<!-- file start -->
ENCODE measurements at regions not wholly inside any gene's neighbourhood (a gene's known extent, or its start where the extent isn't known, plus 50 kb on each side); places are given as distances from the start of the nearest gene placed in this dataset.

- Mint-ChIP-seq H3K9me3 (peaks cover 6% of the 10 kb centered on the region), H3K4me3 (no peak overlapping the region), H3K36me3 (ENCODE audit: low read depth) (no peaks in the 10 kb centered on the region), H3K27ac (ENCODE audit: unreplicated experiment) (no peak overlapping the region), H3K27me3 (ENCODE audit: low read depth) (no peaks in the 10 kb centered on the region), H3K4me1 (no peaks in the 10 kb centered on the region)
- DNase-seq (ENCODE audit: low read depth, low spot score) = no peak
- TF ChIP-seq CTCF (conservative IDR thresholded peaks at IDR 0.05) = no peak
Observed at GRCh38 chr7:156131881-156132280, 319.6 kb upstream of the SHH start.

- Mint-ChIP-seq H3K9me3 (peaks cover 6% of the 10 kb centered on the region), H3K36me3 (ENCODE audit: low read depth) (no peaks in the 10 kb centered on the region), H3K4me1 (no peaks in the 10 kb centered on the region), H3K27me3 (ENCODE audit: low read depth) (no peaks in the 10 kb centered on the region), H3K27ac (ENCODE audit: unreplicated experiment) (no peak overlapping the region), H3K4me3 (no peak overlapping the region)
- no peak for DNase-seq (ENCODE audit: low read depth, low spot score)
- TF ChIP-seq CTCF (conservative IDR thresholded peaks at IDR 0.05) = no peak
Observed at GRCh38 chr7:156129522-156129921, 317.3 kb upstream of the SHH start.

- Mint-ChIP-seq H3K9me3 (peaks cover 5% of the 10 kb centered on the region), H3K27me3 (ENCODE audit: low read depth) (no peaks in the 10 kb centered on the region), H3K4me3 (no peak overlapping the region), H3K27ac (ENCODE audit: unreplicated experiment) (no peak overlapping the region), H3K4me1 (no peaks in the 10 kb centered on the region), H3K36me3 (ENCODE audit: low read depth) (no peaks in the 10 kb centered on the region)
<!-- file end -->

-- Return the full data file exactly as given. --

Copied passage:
ENCODE measurements at regions not wholly inside any gene's neighbourhood (a gene's known extent, or its start where the extent isn't known, plus 50 kb on each side); places are given as distances from the start of the nearest gene placed in this dataset.

- Mint-ChIP-seq H3K9me3 (peaks cover 6% of the 10 kb centered on the region), H3K4me3 (no peak overlapping the region), H3K36me3 (ENCODE audit: low read depth) (no peaks in the 10 kb centered on the region), H3K27ac (ENCODE audit: unreplicated experiment) (no peak overlapping the region), H3K27me3 (ENCODE audit: low read depth) (no peaks in the 10 kb centered on the region), H3K4me1 (no peaks in the 10 kb centered on the region)
- DNase-seq (ENCODE audit: low read depth, low spot score) = no peak
- TF ChIP-seq CTCF (conservative IDR thresholded peaks at IDR 0.05) = no peak
Observed at GRCh38 chr7:156131881-156132280, 319.6 kb upstream of the SHH start.

- Mint-ChIP-seq H3K9me3 (peaks cover 6% of the 10 kb centered on the region), H3K36me3 (ENCODE audit: low read depth) (no peaks in the 10 kb centered on the region), H3K4me1 (no peaks in the 10 kb centered on the region), H3K27me3 (ENCODE audit: low read depth) (no peaks in the 10 kb centered on the region), H3K27ac (ENCODE audit: unreplicated experiment) (no peak overlapping the region), H3K4me3 (no peak overlapping the region)
- no peak for DNase-seq (ENCODE audit: low read depth, low spot score)
- TF ChIP-seq CTCF (conservative IDR thresholded peaks at IDR 0.05) = no peak
Observed at GRCh38 chr7:156129522-156129921, 317.3 kb upstream of the SHH start.

- Mint-ChIP-seq H3K9me3 (peaks cover 5% of the 10 kb centered on the region), H3K27me3 (ENCODE audit: low read depth) (no peaks in the 10 kb centered on the region), H3K4me3 (no peak overlapping the region), H3K27ac (ENCODE audit: unreplicated experiment) (no peak overlapping the region), H3K4me1 (no peaks in the 10 kb centered on the region), H3K36me3 (ENCODE audit: low read depth) (no peaks in the 10 kb centered on the region)